Charles Mingus – Triumph of the Underdog

Charles Mingus stood for many things. He was just not a musician, composer and bass player. He was an individual voice that spoke loud and clear.

When I first read about the work of this great composer and bassist it was in a copy of Bass Player Magazine  which I had lying around a room in one of my west-side hometown apartments. This brilliant piece of writing was written by John Goldsby, still a regular contributor to the fine pages of Bass Player. It introduced me to the veracity and brilliance of Mingus’s technique and delivery.

Since then I have bought a great amount of Mingus music, becoming a fan of his compositional skills. My favourite jazz standard to this day is popular and widely played “Goodbye Pork Pie Hat”. There are a million different versions of this track recorded the world over including a version put together with words sung by Joni Mitchell.

Recently, I had the pleasure of finally viewing the Mingus documentary “Triumph of the Underdog”. Even if one has never given much thought to the work of this American great, it is a must watch for students of music playing and composition and I am recommending it to any, many and all.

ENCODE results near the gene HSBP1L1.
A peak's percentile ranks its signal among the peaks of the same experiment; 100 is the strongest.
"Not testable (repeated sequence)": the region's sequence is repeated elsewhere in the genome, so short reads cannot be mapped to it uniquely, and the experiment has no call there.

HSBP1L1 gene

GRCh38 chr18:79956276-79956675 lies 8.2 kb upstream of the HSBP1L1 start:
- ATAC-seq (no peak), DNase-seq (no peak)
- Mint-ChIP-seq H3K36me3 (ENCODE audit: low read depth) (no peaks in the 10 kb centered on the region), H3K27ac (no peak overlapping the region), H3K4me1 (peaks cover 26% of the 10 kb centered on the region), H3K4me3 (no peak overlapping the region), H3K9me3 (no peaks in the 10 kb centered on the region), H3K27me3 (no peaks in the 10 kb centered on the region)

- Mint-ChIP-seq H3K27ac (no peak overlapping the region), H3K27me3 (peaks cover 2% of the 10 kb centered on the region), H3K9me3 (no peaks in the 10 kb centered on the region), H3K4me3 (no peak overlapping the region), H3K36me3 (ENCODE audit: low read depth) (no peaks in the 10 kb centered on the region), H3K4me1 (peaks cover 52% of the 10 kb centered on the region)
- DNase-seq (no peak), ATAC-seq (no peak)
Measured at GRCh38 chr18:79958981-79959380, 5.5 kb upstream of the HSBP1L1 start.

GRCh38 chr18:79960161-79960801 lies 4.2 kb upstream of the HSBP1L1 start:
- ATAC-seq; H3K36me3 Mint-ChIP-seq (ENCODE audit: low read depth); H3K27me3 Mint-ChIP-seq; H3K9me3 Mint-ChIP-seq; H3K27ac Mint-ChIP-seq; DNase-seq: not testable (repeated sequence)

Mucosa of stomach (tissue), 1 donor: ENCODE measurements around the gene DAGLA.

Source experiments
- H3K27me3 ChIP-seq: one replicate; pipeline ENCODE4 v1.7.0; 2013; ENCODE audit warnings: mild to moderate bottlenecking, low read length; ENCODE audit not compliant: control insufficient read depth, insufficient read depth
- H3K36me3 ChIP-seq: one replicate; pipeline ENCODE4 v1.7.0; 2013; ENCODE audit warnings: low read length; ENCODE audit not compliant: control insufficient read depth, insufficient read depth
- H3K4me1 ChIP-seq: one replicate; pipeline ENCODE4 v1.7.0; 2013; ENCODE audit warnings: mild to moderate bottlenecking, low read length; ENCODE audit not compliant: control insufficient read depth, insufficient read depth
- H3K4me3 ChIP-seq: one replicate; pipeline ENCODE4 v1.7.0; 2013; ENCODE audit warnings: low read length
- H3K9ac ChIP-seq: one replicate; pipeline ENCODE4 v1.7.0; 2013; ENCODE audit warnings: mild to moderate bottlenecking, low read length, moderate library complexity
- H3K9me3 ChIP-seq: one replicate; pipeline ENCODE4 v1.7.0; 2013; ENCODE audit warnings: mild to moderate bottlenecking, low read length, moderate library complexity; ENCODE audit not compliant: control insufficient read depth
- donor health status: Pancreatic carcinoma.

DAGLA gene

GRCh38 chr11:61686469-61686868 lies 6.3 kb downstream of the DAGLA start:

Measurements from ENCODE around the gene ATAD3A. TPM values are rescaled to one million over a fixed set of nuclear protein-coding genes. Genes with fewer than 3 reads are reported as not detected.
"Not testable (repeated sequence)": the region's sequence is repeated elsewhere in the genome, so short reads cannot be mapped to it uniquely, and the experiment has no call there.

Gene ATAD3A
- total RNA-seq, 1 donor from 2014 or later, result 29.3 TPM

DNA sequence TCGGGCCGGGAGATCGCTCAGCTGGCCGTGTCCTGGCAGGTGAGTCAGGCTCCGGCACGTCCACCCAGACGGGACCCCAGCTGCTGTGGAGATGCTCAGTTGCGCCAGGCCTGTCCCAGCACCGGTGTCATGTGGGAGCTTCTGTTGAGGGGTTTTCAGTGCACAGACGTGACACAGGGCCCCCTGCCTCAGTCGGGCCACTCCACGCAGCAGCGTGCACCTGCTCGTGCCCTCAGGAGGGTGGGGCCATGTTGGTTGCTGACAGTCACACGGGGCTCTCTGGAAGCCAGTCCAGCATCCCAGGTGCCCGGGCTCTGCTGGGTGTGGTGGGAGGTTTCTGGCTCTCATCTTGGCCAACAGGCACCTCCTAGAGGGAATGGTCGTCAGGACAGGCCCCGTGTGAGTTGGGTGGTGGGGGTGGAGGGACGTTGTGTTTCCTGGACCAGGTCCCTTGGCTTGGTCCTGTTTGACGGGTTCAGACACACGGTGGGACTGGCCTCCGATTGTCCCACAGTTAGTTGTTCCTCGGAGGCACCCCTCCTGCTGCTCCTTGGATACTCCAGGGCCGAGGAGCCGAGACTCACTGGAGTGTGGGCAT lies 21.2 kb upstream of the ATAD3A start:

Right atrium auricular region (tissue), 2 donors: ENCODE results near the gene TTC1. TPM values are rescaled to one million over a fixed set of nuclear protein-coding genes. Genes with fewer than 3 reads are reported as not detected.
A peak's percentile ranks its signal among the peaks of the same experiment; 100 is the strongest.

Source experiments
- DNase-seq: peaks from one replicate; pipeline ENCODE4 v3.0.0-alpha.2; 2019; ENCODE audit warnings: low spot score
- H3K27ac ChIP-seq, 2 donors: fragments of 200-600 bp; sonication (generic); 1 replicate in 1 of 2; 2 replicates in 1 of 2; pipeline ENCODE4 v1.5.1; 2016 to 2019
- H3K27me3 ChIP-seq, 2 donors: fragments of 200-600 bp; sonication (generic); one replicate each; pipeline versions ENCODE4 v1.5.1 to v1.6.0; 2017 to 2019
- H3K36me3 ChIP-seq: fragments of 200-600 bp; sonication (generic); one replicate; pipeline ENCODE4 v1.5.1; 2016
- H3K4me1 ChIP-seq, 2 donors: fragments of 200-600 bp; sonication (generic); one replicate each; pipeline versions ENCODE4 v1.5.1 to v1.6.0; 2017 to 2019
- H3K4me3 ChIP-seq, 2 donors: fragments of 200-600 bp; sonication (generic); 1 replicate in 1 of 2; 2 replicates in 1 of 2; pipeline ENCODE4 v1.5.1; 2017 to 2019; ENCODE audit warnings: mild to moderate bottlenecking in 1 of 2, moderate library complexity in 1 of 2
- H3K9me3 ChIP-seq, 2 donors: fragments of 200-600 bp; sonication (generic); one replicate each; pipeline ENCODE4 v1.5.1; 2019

Throughout this movie, we get to see interviews and insights from the man himself. Mingus’s widow and one of his ex-wives appear at different points. Sue Mingus (Charles’s Widow) has done a great service to the music community to further educate and introduce Mingus’s music to new generations of fans and musicians alike.

One of the best moments in this documentary is hearing Mingus discuss his chemistry between himself and longtime drummer Dannie Richmond. Won’t spoil it for readers but it is well worth looking at.

Towards the end of Triumph there is very moving audio of Mingus singing into a tape recorder. He worked as long as he possible could until his health problems eventually claimed his life.

Mingus was a madman to many, but a marvelous genius to most. A jazz giant and a composer’s role model of good work ethic.  All in the face of much personal and professional confrontation.

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